Staff Morale in the Public Sector at an all time low – BREEN.

December 15th, 2009 - Pat Breen

Financial Emergency Measures in the Public Interest Bill 2009

Tuesday, 15th December 2009.

Deputy Pat Breen T.D.

I welcome the opportunity to speak. Public sector employees and welfare recipients have become the latest victims of the Government’s blame game. There is a saying that a good leader takes a little more than his share of the blame and a little less than his share of the credit. The kernel of the problem in this country is that we do not have leadership. The Government is bereft of ideas and has no plan. It has no idea how to get us out of the economic crisis and that is why, over recent weeks, spin doctors were diverting attention from the Government to the public service workers and social welfare recipients. They were easy targets.
Before the budget last week, at the eleventh hour, the talks between the public service unions and the Government broke down. We must ask why they broke down. There are rumours of a frosty relationship between the Taoiseach and the Minister for Finance. Why did the Government walk away from the offer of the unions? Media reports last weekend suggested there was to be a radical overhaul of the public service. The union members were willing to make a sacrifice and that is the most important point. They were willing to sign up to cuts that would effect a reduction in the public sector wage bill of €1 billion euro.
There is no doubt that the issue of unpaid leave ended the talks and pay cuts are now being imposed universally across the public sector. Unfortunately there is still no commitment to reform. I understand the unions were seeking redeployment of staff across the public sector; the centralisation of functions concerning payroll and human resources; the introduction of an extended working day in the health service covering the period 8 a.m. to 8 p.m.; and the provision of community-based health and social care services at night and at weekends. All these changes had been agreed to.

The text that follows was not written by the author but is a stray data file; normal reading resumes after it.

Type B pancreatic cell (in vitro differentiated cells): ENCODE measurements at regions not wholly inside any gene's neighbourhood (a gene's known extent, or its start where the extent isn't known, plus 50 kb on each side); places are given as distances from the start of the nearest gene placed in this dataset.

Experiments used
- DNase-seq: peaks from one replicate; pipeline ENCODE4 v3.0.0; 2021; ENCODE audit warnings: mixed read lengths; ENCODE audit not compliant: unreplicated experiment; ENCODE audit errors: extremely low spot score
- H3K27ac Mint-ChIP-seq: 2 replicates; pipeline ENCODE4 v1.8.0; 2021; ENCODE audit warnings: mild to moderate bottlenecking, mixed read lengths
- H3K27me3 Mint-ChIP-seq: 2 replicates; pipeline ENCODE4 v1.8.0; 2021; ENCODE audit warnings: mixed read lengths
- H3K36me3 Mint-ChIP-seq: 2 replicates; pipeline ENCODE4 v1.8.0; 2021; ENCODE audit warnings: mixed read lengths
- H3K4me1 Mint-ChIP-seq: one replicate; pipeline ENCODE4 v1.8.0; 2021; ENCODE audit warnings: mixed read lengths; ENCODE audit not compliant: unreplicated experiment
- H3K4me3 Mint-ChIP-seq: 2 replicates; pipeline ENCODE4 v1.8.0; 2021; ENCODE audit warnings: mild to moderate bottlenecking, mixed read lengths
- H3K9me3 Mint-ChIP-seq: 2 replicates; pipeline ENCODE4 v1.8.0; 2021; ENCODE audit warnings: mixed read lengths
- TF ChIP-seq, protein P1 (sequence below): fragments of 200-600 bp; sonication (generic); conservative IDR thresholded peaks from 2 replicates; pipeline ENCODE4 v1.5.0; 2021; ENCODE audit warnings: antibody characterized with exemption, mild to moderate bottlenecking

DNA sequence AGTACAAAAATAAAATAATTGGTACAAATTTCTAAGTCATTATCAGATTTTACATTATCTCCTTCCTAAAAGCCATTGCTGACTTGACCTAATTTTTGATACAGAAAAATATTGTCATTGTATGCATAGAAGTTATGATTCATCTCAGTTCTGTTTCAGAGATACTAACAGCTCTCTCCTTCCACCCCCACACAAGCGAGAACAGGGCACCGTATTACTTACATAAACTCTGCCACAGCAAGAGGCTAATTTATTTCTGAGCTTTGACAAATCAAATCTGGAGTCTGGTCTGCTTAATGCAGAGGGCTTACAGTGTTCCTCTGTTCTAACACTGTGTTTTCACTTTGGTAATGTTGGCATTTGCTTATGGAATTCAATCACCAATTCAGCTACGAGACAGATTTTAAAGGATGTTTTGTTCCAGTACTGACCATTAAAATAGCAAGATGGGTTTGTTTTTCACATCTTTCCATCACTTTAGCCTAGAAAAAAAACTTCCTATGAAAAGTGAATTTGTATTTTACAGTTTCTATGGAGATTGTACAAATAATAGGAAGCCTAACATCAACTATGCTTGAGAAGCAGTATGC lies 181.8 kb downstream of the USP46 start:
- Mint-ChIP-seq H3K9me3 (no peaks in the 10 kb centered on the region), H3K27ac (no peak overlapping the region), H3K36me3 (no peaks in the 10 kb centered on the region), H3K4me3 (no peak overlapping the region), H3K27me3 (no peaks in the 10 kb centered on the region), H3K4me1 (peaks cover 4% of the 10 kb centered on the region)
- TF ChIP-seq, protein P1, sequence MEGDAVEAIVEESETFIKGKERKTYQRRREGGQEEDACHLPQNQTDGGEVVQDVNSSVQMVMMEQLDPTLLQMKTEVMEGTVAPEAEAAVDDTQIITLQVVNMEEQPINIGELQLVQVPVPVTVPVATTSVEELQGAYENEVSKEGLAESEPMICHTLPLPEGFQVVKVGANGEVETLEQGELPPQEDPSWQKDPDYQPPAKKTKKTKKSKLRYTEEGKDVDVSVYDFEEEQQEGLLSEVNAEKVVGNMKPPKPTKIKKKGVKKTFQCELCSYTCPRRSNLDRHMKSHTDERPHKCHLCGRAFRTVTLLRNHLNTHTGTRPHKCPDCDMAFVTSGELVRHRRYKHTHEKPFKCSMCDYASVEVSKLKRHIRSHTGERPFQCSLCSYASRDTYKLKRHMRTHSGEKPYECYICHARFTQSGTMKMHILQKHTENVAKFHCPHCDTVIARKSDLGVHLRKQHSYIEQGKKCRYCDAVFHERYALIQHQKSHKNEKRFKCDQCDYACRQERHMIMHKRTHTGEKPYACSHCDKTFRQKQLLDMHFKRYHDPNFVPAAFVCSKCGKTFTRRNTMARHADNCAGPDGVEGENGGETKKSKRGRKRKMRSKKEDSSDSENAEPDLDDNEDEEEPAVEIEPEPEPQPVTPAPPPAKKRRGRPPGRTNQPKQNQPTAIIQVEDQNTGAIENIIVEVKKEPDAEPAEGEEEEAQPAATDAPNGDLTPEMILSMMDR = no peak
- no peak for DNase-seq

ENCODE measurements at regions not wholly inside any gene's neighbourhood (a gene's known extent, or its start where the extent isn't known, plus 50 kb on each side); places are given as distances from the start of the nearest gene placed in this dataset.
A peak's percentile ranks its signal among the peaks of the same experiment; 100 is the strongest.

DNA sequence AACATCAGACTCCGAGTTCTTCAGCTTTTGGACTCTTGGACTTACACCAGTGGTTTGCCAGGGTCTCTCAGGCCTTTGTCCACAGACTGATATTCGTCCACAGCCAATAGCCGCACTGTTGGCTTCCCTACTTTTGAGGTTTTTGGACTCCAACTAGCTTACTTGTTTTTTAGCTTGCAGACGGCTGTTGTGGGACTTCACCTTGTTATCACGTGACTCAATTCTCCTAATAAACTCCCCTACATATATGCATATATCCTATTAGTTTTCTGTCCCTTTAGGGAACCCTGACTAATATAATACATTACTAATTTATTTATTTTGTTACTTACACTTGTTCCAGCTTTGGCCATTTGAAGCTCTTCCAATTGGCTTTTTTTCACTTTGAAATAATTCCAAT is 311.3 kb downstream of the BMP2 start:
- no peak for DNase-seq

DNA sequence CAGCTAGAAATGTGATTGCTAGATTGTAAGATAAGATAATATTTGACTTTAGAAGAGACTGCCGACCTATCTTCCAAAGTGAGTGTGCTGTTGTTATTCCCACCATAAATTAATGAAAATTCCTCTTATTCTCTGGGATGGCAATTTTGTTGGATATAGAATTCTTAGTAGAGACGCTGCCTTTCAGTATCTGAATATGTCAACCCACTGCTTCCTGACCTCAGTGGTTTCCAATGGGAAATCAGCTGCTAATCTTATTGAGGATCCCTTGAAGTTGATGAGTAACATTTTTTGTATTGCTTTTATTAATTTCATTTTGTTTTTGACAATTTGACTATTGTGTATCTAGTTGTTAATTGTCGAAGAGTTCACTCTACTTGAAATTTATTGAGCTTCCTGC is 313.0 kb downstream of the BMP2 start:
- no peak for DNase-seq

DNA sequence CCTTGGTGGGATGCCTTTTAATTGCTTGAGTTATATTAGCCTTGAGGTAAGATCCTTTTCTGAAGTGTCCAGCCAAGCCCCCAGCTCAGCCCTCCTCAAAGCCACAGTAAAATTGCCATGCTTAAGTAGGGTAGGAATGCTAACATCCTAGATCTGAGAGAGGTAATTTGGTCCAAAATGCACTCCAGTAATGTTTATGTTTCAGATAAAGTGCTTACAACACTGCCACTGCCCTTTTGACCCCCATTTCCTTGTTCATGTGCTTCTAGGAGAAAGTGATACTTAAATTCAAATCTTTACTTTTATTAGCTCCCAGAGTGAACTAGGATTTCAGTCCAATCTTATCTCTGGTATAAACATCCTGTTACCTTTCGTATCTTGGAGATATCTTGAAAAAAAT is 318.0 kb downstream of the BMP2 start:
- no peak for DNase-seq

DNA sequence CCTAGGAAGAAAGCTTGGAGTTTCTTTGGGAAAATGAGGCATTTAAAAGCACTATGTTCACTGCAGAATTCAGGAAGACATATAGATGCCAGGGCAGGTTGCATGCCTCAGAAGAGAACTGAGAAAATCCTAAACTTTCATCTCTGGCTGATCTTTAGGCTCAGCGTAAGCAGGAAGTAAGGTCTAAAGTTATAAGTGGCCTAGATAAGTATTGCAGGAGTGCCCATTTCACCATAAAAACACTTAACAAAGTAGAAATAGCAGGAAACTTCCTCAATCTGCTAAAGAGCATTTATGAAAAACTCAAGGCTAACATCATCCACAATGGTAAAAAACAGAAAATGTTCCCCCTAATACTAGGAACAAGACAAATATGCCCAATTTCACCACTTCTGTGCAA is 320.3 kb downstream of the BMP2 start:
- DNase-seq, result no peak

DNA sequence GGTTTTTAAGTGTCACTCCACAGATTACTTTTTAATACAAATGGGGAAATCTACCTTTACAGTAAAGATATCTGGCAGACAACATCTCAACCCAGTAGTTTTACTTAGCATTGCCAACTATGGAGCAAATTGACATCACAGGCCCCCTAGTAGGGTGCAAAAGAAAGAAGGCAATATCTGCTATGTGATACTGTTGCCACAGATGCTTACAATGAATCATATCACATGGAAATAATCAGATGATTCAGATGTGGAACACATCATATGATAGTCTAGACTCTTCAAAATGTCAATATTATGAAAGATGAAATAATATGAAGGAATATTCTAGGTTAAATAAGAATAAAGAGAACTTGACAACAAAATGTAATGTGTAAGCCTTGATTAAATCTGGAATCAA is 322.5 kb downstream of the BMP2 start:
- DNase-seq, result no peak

The moratorium on employment and the failure to invest in the public service has already affected services. In my area, with which Deputy O’Donnell will be familiar, the HSE’s idea to centralise the emergency and acute surgical services of the hospitals in Ennis and Nenagh is having a huge effect on the accident and emergency services in Limerick Regional Hospital. The nurses at the hospital have balloted on industrial action on foot of the failure of the HSE and the Minister for Health and Children to live up to their commitments and invest in the centralisation of the services.
The diversity of operations in the public service is quite complex and a uniform approach will never work. I have spoken to many public servants in my constituency recently. They are extremely angry over the fact that the first €30,000 of their salaries is to be cut by 5%. One girl to whom I spoke, who is earning approximately €30,000, said she has borne her fair share of the burden by paying the pension and income levies. She felt she had accepted these cuts in the national interest and said that, although she did not create the problem, she was paying a very high price.
The reality is that public sector workers experience their share of problems. Many bought houses at inflated prices. There is a perception that many in the public service are very well off but this is not the case, as we know. Ultimately they are in a similar position to many of their counterparts in the private sector.
Where are we going from here? There is no way at this stage the Government will be able to negotiate a radical package to reform the public sector. The curtailment of services and the reduction of budgets, be it in respect of health or education, are putting severe pressure on the various sectors and they are unable to cope.
Staff morale is at an all-time low and we are facing a long period of uncertainty. Strikes are on the cards. Nobody wants to go down this road but it is not easy to see an alternative. The Government is only interested in the blame game. As Deputy O’Donnell said, we hope that, on Committee Stage, the Government will listen to the Opposition and put reform on the cards again to get the country back on its feet.